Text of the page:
Modern regulations prevented the installation of a replacement hump-backed bridge, so restoration required the canal to burrow underneath, leaving the road at its existing level. This was a major engineering exercise, achieved by lowering a 440-yard length of canal so that there is adequate headroom for a boat to pass under the road. At the southern end of the length, Brewhurst Lock was reconstructed reducing its fall to 2 feet from the original drop of 8 feet and hence lowering the level of the water in the pound crossed by the bridge. At the other end, a new lock (Loxwood Lock) was constructed, to provide for the 6-foot difference between the new and original levels of the canal. In between, the canal bed was lowered by 4 feet 6", the banks shored up with piling, and a new winding hole created.

The new bridge crosses the canal on a skew angle, the resulting 'tunnel' through which the canal passes is 25 yards long. The towpath runs through the tunnel, alongside the canal, and also allows pedestrians to cross the road safely; however, the restricted bridge height means horse riders must cross at road level. Suitable access pathways had to be designed-in as the towpath is a bridleway at this point.

The work was completed, and the first boat passed under the new bridge into the new Loxwood Lock in April 2009. The project cost £1.8 million, making it one of the most expensive projects to be undertaken by a volunteer canal trust, and was officially opened by Lord Sterling of Plaistow on 9 May.[24] The Canal Trust website includes a comprehensive photo-diary of the construction work.

The design of the bridge was not appreciated by many of the residents of Loxwood, because of its steel barriers, and following a period of consultation and fund-raising, planning permission was obtained to replace them with lower, brick-faced parapets, to match the adjacent lock and footbridge.

The lock and footbridge achieved second place in the Royal Institution of Chartered Surveyors Community Benefit Awards in 2010. The Trust's success was particularly welcome, as it was the only entry in the category by a voluntary organisation, rather than a professional one.[25] The scheme, which cost £1.9 million, was also the winner in the Community category of the 2011 Waterways Renaissance Awards. The Awards are made annually by the Waterways Trust.[26]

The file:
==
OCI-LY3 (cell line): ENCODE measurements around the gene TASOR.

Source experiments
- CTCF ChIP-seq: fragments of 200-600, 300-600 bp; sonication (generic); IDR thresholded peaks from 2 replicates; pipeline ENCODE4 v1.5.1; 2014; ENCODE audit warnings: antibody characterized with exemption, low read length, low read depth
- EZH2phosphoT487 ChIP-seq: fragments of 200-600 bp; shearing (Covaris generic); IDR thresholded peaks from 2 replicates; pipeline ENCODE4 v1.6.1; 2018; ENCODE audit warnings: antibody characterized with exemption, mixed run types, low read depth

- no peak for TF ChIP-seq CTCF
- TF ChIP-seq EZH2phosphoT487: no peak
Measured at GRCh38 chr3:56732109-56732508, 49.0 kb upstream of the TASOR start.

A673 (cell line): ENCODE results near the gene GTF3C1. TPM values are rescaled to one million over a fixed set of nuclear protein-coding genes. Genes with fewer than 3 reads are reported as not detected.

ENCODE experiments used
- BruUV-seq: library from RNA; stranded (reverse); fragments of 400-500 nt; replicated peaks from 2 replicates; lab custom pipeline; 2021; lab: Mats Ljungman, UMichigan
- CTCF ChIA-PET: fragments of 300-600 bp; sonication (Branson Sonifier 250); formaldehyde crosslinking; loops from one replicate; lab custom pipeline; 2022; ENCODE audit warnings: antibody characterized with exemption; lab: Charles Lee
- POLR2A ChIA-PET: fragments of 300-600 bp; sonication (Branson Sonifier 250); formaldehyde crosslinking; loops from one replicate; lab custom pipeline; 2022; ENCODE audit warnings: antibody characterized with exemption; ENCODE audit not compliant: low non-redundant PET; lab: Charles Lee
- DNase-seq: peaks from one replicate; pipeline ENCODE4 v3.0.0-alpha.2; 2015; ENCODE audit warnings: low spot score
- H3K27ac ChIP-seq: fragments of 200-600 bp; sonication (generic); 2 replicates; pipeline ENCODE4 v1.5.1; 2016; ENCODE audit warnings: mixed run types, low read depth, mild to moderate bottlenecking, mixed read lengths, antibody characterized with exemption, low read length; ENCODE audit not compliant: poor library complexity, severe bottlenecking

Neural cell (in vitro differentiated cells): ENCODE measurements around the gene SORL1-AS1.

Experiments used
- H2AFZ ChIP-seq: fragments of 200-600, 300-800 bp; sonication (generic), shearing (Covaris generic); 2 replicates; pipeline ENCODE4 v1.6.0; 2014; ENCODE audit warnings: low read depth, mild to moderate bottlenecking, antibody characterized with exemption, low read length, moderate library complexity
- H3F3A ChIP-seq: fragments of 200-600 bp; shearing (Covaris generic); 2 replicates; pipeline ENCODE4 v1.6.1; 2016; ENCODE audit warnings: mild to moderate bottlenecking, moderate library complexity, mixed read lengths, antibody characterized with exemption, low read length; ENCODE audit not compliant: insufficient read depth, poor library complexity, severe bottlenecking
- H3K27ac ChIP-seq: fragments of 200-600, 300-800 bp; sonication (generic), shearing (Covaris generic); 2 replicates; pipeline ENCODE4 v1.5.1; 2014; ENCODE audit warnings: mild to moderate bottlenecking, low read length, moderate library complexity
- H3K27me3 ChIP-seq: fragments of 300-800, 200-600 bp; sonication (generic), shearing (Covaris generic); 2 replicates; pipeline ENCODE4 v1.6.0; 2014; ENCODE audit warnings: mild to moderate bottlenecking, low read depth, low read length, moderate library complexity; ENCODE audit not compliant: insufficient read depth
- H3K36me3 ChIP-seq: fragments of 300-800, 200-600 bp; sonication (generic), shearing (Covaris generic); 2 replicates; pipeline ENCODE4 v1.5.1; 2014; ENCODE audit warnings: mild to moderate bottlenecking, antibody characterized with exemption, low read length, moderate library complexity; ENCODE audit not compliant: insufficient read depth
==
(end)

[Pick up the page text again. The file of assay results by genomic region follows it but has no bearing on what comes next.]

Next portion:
Outside links

("Wikimedia Commons" has material
about Wey and Arun Canal)


  1. Hadfield 1969, pp. 124–125
  2. Priestley 1831, pp. 26–28
  3. 3.0 3.1 Priestley 1831, p. 26
  4. Hadfield 1969, p. 125
  5. 5.0 5.1 Cumberlidge 2009, p. 58
  6. Hadfield 1969, p. 126
  7. Hadfield 1969, pp. 130–132
  8. 8.0 8.1 Skempton 2002, p. 362
  9. Hadfield 1969, p. 132
  10. Priestley 1831, pp. 673–674
  11. 11.0 11.1 Hadfield 1969, p. 135
  12. Squires 2008, p. 9
  13. Cumberlidge 2009, pp. 327–329
  14. Squires 2008, p. 59
  15. Squires 2008, p. 69
  16. "Company Details". Companies House. http://wck2.companieshouse.gov.uk/eee6331ac2d6f6776f7be72072820690/compdetails. Retrieved 2012-01-22. 
  17. Squires 2008, p. 126
  18. Squires 2008, p. 131
  19. Squires 2008, p. 133
  20. Potter 2009, p. 93.
  21. 21.0 21.1 Thomson, Bill (2011). "Wey & Arun canal". Navvies (Waterway recovery group) (249): 32. 
  22. "Newsletter". Wey and Arun Canal Trust. June 2010. http://www.weyandarun.co.uk/wacn1006.pdf. Retrieved 2012-01-23. 
  23. All systems go on Wey & Arun. Waterways World. May 2010. 
  24. Wey & Arun Milestone. Waterways World. July 2009. 
  25. "Newsletter". Wey and Arun Canal Trust. November 2010. http://www.weyandarun.co.uk/wacn1011.pdf. Retrieved 2012-01-23. 
  26. "Newsletter". Wey and Arun Canal Trust. June 2011. http://www.weyandarun.co.uk/wacn1106.pdf. Retrieved 2012-01-23. 


Coordinates: 51°06′57″N 0°31′16″W / 51.1159°N 0.5212°W / 51.1159; -0.5212